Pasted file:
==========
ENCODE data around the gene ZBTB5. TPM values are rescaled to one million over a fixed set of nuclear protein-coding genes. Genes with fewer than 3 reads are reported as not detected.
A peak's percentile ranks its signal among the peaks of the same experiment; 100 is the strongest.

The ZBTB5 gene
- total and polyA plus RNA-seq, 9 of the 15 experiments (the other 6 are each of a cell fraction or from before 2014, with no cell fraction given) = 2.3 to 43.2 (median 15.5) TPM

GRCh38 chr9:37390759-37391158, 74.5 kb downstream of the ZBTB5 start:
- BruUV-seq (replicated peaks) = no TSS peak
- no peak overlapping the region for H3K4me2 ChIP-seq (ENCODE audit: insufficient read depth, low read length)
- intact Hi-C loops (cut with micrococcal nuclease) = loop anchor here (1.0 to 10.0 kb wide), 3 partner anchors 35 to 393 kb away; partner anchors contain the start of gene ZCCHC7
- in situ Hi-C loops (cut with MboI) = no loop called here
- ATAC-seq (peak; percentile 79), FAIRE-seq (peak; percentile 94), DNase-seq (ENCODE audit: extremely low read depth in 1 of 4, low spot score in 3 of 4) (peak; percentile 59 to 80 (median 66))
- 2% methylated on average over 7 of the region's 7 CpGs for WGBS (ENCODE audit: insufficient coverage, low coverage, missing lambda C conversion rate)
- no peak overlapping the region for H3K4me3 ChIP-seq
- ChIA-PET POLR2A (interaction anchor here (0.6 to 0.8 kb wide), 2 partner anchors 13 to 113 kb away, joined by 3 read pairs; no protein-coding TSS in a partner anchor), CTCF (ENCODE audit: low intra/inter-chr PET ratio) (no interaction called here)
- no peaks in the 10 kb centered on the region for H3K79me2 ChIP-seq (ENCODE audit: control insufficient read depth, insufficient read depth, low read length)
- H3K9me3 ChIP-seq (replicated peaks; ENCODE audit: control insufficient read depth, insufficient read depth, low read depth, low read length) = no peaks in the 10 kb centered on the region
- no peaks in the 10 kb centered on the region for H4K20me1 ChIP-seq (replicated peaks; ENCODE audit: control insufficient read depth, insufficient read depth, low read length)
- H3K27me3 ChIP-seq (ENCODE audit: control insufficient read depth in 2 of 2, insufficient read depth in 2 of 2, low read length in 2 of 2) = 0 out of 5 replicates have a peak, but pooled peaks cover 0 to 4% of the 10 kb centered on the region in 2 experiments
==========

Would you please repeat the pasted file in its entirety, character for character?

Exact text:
ENCODE data around the gene ZBTB5. TPM values are rescaled to one million over a fixed set of nuclear protein-coding genes. Genes with fewer than 3 reads are reported as not detected.
A peak's percentile ranks its signal among the peaks of the same experiment; 100 is the strongest.

The ZBTB5 gene
- total and polyA plus RNA-seq, 9 of the 15 experiments (the other 6 are each of a cell fraction or from before 2014, with no cell fraction given) = 2.3 to 43.2 (median 15.5) TPM

GRCh38 chr9:37390759-37391158, 74.5 kb downstream of the ZBTB5 start:
- BruUV-seq (replicated peaks) = no TSS peak
- no peak overlapping the region for H3K4me2 ChIP-seq (ENCODE audit: insufficient read depth, low read length)
- intact Hi-C loops (cut with micrococcal nuclease) = loop anchor here (1.0 to 10.0 kb wide), 3 partner anchors 35 to 393 kb away; partner anchors contain the start of gene ZCCHC7
- in situ Hi-C loops (cut with MboI) = no loop called here
- ATAC-seq (peak; percentile 79), FAIRE-seq (peak; percentile 94), DNase-seq (ENCODE audit: extremely low read depth in 1 of 4, low spot score in 3 of 4) (peak; percentile 59 to 80 (median 66))
- 2% methylated on average over 7 of the region's 7 CpGs for WGBS (ENCODE audit: insufficient coverage, low coverage, missing lambda C conversion rate)
- no peak overlapping the region for H3K4me3 ChIP-seq
- ChIA-PET POLR2A (interaction anchor here (0.6 to 0.8 kb wide), 2 partner anchors 13 to 113 kb away, joined by 3 read pairs; no protein-coding TSS in a partner anchor), CTCF (ENCODE audit: low intra/inter-chr PET ratio) (no interaction called here)
- no peaks in the 10 kb centered on the region for H3K79me2 ChIP-seq (ENCODE audit: control insufficient read depth, insufficient read depth, low read length)
- H3K9me3 ChIP-seq (replicated peaks; ENCODE audit: control insufficient read depth, insufficient read depth, low read depth, low read length) = no peaks in the 10 kb centered on the region
- no peaks in the 10 kb centered on the region for H4K20me1 ChIP-seq (replicated peaks; ENCODE audit: control insufficient read depth, insufficient read depth, low read length)
- H3K27me3 ChIP-seq (ENCODE audit: control insufficient read depth in 2 of 2, insufficient read depth in 2 of 2, low read length in 2 of 2) = 0 out of 5 replicates have a peak, but pooled peaks cover 0 to 4% of the 10 kb centered on the region in 2 experiments